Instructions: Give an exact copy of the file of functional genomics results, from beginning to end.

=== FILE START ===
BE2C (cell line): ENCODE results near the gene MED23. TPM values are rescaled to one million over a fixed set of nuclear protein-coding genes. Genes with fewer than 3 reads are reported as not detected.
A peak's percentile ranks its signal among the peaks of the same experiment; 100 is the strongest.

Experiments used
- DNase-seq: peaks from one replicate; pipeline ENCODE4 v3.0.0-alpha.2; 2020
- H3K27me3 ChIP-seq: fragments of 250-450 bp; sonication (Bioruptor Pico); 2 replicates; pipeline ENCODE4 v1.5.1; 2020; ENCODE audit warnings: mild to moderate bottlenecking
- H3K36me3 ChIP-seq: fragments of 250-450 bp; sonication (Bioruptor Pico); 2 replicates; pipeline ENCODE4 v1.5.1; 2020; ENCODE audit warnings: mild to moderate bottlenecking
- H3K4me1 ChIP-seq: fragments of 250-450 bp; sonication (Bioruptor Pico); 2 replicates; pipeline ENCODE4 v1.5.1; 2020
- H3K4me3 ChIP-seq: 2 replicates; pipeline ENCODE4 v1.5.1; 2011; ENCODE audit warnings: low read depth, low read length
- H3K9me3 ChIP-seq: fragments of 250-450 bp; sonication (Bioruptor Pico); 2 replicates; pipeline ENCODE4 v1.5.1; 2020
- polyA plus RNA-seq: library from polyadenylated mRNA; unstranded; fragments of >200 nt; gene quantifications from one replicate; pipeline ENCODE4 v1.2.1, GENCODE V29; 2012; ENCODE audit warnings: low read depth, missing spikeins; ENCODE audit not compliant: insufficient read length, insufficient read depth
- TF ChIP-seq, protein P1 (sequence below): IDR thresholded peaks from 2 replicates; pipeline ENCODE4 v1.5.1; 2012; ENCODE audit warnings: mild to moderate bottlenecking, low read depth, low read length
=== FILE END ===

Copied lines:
BE2C (cell line): ENCODE results near the gene MED23. TPM values are rescaled to one million over a fixed set of nuclear protein-coding genes. Genes with fewer than 3 reads are reported as not detected.
A peak's percentile ranks its signal among the peaks of the same experiment; 100 is the strongest.

Experiments used
- DNase-seq: peaks from one replicate; pipeline ENCODE4 v3.0.0-alpha.2; 2020
- H3K27me3 ChIP-seq: fragments of 250-450 bp; sonication (Bioruptor Pico); 2 replicates; pipeline ENCODE4 v1.5.1; 2020; ENCODE audit warnings: mild to moderate bottlenecking
- H3K36me3 ChIP-seq: fragments of 250-450 bp; sonication (Bioruptor Pico); 2 replicates; pipeline ENCODE4 v1.5.1; 2020; ENCODE audit warnings: mild to moderate bottlenecking
- H3K4me1 ChIP-seq: fragments of 250-450 bp; sonication (Bioruptor Pico); 2 replicates; pipeline ENCODE4 v1.5.1; 2020
- H3K4me3 ChIP-seq: 2 replicates; pipeline ENCODE4 v1.5.1; 2011; ENCODE audit warnings: low read depth, low read length
- H3K9me3 ChIP-seq: fragments of 250-450 bp; sonication (Bioruptor Pico); 2 replicates; pipeline ENCODE4 v1.5.1; 2020
- polyA plus RNA-seq: library from polyadenylated mRNA; unstranded; fragments of >200 nt; gene quantifications from one replicate; pipeline ENCODE4 v1.2.1, GENCODE V29; 2012; ENCODE audit warnings: low read depth, missing spikeins; ENCODE audit not compliant: insufficient read length, insufficient read depth
- TF ChIP-seq, protein P1 (sequence below): IDR thresholded peaks from 2 replicates; pipeline ENCODE4 v1.5.1; 2012; ENCODE audit warnings: mild to moderate bottlenecking, low read depth, low read length